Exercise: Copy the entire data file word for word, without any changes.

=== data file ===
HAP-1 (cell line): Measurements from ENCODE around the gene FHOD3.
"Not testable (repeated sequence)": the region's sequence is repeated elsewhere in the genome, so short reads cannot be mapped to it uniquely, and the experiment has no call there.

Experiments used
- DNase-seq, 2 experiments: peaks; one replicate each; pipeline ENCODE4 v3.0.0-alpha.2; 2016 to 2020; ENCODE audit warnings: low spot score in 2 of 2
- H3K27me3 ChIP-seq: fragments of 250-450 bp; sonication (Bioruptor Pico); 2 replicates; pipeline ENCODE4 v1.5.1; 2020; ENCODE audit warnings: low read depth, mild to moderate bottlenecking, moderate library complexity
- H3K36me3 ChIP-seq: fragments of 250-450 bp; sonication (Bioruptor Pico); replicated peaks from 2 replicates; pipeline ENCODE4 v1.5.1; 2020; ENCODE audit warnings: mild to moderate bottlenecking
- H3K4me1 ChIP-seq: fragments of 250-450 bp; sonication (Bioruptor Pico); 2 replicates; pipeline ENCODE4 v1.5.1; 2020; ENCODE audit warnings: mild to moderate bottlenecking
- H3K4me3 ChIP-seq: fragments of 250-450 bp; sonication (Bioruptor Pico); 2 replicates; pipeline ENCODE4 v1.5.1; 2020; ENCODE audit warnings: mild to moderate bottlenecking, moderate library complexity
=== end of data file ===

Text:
HAP-1 (cell line): Measurements from ENCODE around the gene FHOD3.
"Not testable (repeated sequence)": the region's sequence is repeated elsewhere in the genome, so short reads cannot be mapped to it uniquely, and the experiment has no call there.

Experiments used
- DNase-seq, 2 experiments: peaks; one replicate each; pipeline ENCODE4 v3.0.0-alpha.2; 2016 to 2020; ENCODE audit warnings: low spot score in 2 of 2
- H3K27me3 ChIP-seq: fragments of 250-450 bp; sonication (Bioruptor Pico); 2 replicates; pipeline ENCODE4 v1.5.1; 2020; ENCODE audit warnings: low read depth, mild to moderate bottlenecking, moderate library complexity
- H3K36me3 ChIP-seq: fragments of 250-450 bp; sonication (Bioruptor Pico); replicated peaks from 2 replicates; pipeline ENCODE4 v1.5.1; 2020; ENCODE audit warnings: mild to moderate bottlenecking
- H3K4me1 ChIP-seq: fragments of 250-450 bp; sonication (Bioruptor Pico); 2 replicates; pipeline ENCODE4 v1.5.1; 2020; ENCODE audit warnings: mild to moderate bottlenecking
- H3K4me3 ChIP-seq: fragments of 250-450 bp; sonication (Bioruptor Pico); 2 replicates; pipeline ENCODE4 v1.5.1; 2020; ENCODE audit warnings: mild to moderate bottlenecking, moderate library complexity